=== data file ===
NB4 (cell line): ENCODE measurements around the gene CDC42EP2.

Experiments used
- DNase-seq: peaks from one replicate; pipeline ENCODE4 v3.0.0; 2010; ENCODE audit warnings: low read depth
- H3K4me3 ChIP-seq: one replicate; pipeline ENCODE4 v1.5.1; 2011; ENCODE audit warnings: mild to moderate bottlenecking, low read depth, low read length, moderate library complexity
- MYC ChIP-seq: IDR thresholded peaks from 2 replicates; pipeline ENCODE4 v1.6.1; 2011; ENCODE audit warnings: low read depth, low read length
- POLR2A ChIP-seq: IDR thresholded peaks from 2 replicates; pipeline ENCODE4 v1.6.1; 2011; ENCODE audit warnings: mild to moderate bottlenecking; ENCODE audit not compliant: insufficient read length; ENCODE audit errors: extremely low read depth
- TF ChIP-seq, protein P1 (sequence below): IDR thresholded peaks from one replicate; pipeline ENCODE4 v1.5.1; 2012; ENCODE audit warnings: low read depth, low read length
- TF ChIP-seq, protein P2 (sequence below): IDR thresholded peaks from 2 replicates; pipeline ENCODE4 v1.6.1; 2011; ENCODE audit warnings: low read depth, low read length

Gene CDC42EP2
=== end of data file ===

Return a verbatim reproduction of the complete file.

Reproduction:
NB4 (cell line): ENCODE measurements around the gene CDC42EP2.

Experiments used
- DNase-seq: peaks from one replicate; pipeline ENCODE4 v3.0.0; 2010; ENCODE audit warnings: low read depth
- H3K4me3 ChIP-seq: one replicate; pipeline ENCODE4 v1.5.1; 2011; ENCODE audit warnings: mild to moderate bottlenecking, low read depth, low read length, moderate library complexity
- MYC ChIP-seq: IDR thresholded peaks from 2 replicates; pipeline ENCODE4 v1.6.1; 2011; ENCODE audit warnings: low read depth, low read length
- POLR2A ChIP-seq: IDR thresholded peaks from 2 replicates; pipeline ENCODE4 v1.6.1; 2011; ENCODE audit warnings: mild to moderate bottlenecking; ENCODE audit not compliant: insufficient read length; ENCODE audit errors: extremely low read depth
- TF ChIP-seq, protein P1 (sequence below): IDR thresholded peaks from one replicate; pipeline ENCODE4 v1.5.1; 2012; ENCODE audit warnings: low read depth, low read length
- TF ChIP-seq, protein P2 (sequence below): IDR thresholded peaks from 2 replicates; pipeline ENCODE4 v1.6.1; 2011; ENCODE audit warnings: low read depth, low read length

Gene CDC42EP2